Is Spanking Now Taboo?

Is it still socially acceptable to spank your child? Groups advocating for an end to corporal punishment in the US are hoping that the answer to that question will soon be a resounding no.

Though a recent article in the Washington Post notes that “most surveys show that between 70 percent and 90 percent of parents in this country spank their kids at least once during childhood,” organizations such as the U.S. Alliance to End the Hitting of Children are working to change that.

“We don’t like to call it spanking,” says Dr. George Holden, a professor of psychology at Southern Methodist University and the head of the Alliance. “Spanking is a euphemism that makes it sound like hitting is a normal part of parenting. If we re-label it hitting, which is what it is, people step back and ask themselves, ‘Should I be hitting my child?’”

While corporal punishment is now illegal in many parts of the world – 33 countries in Europe, Africa and Latin America at last count – the Washington Post notes that “So far in this country, even limited anti-spanking laws have gone nowhere,” pointing to failed attempts in California and Maryland.

It’s really entrenched in the culture. I do think we need a social movement against violence in the home,” says State Sen. Jamie B. Raskin, who sponsored the Maryland bill.

That’s exactly what anti-spanking advocates are trying to spark, hoping to “tarnish spanking’s image as a normal part of American life with a sustained behavior change campaign along the lines of the ones that cut smoking rates in half and made drunken driving a national taboo.”

They may not be able to affect what happens at home just yet, so the groups are focusing their efforts on driving corporal punishment out of public spaces such as daycares, hospitals and schools. It seems to be working: The article notes that 31 states have banned corporal punishment in schools while 30 pediatric hospitals have recently declared themselves “No Hitting Zones.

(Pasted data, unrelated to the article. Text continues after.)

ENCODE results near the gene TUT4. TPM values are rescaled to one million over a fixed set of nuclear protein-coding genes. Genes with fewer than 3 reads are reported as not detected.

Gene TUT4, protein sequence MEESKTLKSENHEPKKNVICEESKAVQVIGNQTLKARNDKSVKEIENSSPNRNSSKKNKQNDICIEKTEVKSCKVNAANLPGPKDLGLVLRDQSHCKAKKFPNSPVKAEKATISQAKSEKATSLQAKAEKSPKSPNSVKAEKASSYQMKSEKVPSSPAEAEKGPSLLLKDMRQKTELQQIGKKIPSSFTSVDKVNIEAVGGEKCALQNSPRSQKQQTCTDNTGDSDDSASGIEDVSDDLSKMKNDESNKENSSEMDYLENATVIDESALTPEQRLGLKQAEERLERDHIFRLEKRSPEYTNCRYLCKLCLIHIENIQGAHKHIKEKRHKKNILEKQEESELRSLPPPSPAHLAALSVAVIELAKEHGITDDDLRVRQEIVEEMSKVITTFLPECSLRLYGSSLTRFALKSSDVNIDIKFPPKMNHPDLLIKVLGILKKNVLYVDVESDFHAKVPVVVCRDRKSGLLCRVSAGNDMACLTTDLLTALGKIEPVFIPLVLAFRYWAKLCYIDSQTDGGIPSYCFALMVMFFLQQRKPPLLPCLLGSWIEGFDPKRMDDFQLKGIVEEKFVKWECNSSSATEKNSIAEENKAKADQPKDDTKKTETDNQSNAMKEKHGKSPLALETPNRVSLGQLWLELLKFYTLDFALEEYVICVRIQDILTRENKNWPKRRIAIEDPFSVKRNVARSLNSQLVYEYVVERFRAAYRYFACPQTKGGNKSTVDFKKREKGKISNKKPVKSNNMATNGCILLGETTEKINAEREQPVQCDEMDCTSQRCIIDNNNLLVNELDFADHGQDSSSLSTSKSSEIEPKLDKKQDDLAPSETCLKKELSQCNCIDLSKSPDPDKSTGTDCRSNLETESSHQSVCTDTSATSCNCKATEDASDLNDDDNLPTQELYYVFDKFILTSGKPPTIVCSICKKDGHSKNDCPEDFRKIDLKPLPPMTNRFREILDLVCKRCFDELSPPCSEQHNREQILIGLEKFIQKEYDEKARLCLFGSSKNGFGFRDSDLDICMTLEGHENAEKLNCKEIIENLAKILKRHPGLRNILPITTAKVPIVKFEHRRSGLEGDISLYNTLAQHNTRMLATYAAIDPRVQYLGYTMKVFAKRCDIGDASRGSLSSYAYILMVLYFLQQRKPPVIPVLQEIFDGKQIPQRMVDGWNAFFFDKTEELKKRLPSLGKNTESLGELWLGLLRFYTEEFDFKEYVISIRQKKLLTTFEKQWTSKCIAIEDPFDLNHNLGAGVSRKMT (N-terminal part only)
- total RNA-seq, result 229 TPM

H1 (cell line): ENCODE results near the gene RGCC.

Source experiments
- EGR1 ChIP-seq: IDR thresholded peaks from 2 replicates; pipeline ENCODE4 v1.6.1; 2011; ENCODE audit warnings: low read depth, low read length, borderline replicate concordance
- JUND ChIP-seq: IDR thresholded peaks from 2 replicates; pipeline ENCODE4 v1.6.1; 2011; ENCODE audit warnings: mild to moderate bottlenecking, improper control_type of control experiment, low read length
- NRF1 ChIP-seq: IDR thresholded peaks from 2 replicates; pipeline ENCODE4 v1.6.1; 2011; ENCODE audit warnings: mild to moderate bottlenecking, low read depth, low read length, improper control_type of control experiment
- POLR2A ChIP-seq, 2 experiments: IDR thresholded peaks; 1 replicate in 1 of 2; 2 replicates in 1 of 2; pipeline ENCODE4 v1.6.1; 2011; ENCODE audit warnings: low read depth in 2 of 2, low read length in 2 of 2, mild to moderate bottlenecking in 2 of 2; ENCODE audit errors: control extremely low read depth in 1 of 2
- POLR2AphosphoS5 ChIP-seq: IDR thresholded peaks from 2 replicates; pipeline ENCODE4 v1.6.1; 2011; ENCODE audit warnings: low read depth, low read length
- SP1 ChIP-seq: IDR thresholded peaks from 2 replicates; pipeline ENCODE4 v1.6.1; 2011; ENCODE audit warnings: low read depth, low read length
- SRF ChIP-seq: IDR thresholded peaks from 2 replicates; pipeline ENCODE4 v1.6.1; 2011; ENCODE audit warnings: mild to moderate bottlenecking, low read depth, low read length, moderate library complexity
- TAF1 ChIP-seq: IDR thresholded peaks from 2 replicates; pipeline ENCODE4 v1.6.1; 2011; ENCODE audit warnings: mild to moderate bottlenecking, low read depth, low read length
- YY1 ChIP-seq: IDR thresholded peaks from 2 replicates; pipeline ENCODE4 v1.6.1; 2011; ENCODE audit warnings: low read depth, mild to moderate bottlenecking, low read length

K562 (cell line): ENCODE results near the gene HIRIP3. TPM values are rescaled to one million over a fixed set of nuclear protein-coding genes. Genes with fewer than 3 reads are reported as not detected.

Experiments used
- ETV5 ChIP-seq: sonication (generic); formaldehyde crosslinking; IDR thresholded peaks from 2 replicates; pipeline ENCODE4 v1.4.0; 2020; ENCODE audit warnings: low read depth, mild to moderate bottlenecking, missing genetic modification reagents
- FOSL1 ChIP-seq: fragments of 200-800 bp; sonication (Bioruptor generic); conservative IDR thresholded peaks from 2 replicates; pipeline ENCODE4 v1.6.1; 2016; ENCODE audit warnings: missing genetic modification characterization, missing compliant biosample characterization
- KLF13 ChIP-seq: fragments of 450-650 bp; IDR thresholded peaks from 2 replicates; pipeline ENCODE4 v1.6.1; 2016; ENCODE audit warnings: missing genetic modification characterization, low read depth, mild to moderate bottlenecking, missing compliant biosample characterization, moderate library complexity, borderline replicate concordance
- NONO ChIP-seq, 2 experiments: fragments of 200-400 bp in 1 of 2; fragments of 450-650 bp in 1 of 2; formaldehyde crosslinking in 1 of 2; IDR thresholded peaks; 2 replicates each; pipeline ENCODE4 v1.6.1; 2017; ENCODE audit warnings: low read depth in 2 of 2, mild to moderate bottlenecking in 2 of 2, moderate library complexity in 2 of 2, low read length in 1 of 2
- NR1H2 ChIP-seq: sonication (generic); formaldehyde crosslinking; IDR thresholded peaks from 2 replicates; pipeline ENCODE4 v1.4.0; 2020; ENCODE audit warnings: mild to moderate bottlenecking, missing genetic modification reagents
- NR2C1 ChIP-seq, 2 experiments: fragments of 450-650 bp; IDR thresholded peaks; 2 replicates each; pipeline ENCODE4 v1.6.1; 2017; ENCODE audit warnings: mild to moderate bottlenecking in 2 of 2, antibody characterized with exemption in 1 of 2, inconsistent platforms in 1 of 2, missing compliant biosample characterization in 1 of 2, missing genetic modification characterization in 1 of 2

Parents are saying, ‘I don’t want someone hitting my child in school,’” says Deborah Sendek, program director of the Center for Effective Discipline. “That’s a step closer to their saying, ‘I don’t want someone hitting my child at home.’”

And while there are plenty of people in the research community and beyond who stand in support of responsible, cool-headed corporal punishment, Dr. Holden argues, “Most spanking happens when our blood is boiling and we react. Once you calm down, most reasonable people don’t want to resolve a problem by striking someone.

I wasn’t spanked growing up. I’ve never hit either of my kids and I don’t plan on ever doing it. The closest I came was with my youngest, my sweet, stubborn, hot-tempered 2-year-old. After she hit her sister hard enough to make her cry, I turned around and pinched her hand. Hard. “We don’t hit! We don’t hurt each other!” I said, regret already seeping into me. I was trying to teach her a lesson, and I guess I did: The next day instead of hitting her sister, she pinched her.


By Carolyn Robertson

Source: BabyCenter -


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This entry was posted in Child Behavior & Discipline, Child Brain Development, Child Health & Development, Parenting & Education.

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